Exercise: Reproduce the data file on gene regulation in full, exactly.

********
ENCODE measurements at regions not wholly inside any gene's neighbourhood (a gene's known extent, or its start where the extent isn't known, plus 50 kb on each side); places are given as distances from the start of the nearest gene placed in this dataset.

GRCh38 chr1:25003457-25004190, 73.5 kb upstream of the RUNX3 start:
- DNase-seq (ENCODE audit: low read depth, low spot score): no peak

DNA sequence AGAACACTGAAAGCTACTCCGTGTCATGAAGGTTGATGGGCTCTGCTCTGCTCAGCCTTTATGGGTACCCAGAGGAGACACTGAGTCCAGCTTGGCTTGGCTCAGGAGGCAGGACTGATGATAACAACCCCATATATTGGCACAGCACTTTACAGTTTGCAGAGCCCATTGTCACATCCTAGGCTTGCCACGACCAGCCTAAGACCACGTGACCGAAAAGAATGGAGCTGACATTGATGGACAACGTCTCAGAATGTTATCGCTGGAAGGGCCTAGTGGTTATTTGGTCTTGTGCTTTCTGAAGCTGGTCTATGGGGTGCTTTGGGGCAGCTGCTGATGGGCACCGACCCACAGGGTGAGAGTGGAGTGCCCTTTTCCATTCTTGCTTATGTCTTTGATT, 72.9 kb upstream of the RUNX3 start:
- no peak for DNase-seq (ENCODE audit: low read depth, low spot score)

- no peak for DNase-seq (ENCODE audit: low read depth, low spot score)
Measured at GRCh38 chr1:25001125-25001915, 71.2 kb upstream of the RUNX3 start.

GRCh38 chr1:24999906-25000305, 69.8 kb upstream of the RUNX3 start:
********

ENCODE measurements at regions not wholly inside any gene's neighbourhood (a gene's known extent, or its start where the extent isn't known, plus 50 kb on each side); places are given as distances from the start of the nearest gene placed in this dataset.

GRCh38 chr1:25003457-25004190, 73.5 kb upstream of the RUNX3 start:
- DNase-seq (ENCODE audit: low read depth, low spot score): no peak

DNA sequence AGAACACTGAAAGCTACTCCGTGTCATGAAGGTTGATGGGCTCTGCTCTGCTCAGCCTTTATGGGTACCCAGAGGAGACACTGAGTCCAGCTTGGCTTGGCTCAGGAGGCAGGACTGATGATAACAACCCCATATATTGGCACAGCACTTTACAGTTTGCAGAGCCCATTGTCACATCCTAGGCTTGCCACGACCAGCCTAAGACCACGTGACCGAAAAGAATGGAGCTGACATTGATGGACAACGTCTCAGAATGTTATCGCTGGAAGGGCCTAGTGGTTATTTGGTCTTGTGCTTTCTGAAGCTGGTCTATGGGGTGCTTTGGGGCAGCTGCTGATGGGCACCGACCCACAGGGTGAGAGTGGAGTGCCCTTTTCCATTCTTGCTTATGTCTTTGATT, 72.9 kb upstream of the RUNX3 start:
- no peak for DNase-seq (ENCODE audit: low read depth, low spot score)

- no peak for DNase-seq (ENCODE audit: low read depth, low spot score)
Measured at GRCh38 chr1:25001125-25001915, 71.2 kb upstream of the RUNX3 start.

GRCh38 chr1:24999906-25000305, 69.8 kb upstream of the RUNX3 start: